I get a lot of crap from various people in my life for wanting to homeschool my kids. Most people don’t mind that the quality of educations might be higher, but they’re concerned that my children will come out socially retarded. Let’s nevermind the fact that although in some ways I felt that way in school, it was mostly because once I was no longer being homeschooled, they put me a grade above my age level in public school and that really did nothing to endear me to my classmates. In the real world, this has never once been an issue, and I’ve always had a number of friends that have spanned much larger age brackets. I hate the public school system in this country with a passion, mostly because it’s not designed to teach kids to enjoy learning, but rather to train them to sit still in a factory worker setting. Since factories are products of a bygone era, and we outsource almost all of our production labor to other countries now, there aren’t many jobs where this kind of compliance is needed anymore. There are various office jobs which require a moderate amount of the same kind of obedience, but most of those are falling by the way-side as well, and they would prefer to see some kind of college degree, which to them demonstrates that you can finish something and follow directions. Education for the sake of being learned is losing it’s appeal across the board.
In any case, more than anything, I want to spend time with my children during the day. I want to watch them learn and grow and progress, and I work from home, so I get to do some of that while I’m working and they’re playing, but I would much rather take a more active role in their schooling. They’re both really bright kids, and I would like to see them learning things as they’re ready, rather than as the school system thinks they should be ready. I also really prefer to see them understanding the concrete ideas behind concepts, rather than just regurgitating the concepts. My daughter is 4, and she can do addition. My son is 5, and he’s doing multiplication. They’re both grasping the reading concept and my son is also learning to spell. After working in a Montessori preschool, I no longer find this phenomenal, but rather that kids can learn how things work much earlier than we’ve always believed, but it has to be in a very concrete way, and we teach starting in elementary school, in the abstract, with symbols.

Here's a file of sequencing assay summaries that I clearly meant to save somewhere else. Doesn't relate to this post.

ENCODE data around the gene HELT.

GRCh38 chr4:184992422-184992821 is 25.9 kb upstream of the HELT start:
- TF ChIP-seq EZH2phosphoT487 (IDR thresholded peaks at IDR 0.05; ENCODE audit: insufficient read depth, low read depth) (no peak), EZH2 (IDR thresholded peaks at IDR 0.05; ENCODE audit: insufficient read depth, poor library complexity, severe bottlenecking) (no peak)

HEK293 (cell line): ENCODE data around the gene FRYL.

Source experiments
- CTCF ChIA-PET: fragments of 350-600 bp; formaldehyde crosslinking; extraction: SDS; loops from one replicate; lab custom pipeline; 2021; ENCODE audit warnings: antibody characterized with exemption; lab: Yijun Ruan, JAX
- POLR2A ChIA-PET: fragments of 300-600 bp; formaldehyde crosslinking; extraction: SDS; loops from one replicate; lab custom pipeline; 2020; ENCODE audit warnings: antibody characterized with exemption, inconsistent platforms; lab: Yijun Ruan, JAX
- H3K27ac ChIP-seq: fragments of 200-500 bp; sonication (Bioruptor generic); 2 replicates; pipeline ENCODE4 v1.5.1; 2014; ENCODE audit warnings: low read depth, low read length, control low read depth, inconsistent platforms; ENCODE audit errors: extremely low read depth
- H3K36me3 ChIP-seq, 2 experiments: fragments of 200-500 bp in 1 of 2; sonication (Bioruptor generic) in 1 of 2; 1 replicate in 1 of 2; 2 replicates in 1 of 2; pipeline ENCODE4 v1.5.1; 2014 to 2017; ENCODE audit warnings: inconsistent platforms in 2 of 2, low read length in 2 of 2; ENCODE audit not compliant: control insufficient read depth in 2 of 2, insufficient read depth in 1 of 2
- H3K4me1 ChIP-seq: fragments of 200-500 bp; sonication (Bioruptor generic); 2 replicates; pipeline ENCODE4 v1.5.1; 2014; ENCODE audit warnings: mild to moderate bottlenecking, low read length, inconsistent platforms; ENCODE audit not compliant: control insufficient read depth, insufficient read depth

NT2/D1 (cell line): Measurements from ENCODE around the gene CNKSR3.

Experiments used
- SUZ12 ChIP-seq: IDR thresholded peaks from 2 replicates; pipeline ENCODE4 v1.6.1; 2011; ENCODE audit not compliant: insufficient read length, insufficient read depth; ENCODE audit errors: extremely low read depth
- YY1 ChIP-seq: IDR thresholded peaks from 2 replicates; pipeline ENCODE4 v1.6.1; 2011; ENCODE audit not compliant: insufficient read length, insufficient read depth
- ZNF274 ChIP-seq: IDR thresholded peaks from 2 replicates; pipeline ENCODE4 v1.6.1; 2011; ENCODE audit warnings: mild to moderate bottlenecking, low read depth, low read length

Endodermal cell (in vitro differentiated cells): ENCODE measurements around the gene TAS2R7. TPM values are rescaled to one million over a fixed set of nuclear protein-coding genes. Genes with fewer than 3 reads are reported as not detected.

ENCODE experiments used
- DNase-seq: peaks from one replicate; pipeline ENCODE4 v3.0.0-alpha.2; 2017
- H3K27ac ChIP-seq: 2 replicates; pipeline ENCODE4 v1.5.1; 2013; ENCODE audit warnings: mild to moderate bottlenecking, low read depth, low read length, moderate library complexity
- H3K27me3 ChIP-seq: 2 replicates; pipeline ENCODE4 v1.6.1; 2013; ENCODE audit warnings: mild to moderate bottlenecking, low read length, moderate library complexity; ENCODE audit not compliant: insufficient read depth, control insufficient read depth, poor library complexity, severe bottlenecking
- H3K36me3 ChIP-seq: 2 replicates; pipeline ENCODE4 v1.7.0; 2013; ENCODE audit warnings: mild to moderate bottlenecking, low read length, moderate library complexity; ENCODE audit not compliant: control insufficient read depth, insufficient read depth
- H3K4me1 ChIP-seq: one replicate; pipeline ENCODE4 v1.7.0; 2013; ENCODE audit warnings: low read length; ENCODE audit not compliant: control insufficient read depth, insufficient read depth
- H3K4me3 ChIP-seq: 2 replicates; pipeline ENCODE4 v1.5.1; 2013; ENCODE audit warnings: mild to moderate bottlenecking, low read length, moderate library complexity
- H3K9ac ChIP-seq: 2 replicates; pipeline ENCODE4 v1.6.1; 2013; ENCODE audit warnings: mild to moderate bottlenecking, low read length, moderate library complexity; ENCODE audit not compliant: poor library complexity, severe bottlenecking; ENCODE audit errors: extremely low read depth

For a small kid to understand numbers, he has to see the physical products of numbers. I have beads that indicate one unit, one ten, one hundred, and one thousand. You can buy a set like this for about $50. You can also make your own bead sets with about $15 worth of materials, or you can find pennies. Use pennies with your kids so they can count the number of cents. You can teach them addition, subtraction, multiplications, division and later decimals with this system. Use individual pennies as units. Glue a stack of 10 pennies together to show one ten. Glue 10 stacks of 10 pennies together in a row to show one hundred and glue 10 rows of one hundred together to show one thousand. It helps if each time you extend by a ten, you extend by a dimension so the one hundred looks like 10 stacks side by side and the one thousand looks like a cube of 10x10x10 pennies. Yes, I realize one thousand is $10 worth of pennies, but I’m sure if you search long enough through your car and your couch cushions, you can find this many. it’s a great way to get rid of the pennies that have been sitting in your change jar for so long. Anyway, the theory is to show your kids the concrete figure of what is represented, and then help them associate it to the arabic numerals we use as symbols for those numbers. Make flash cards of the numbers of units, the numbers of tens, hundreds and thousands that you make and help them mix and match the numbers to gain a comprehension of base-ten math. Kids who have been schooled using this method through their adolescent years, are capable of figuring amazing amounts of numbers in their heads because of how they’ve trained themselves to think.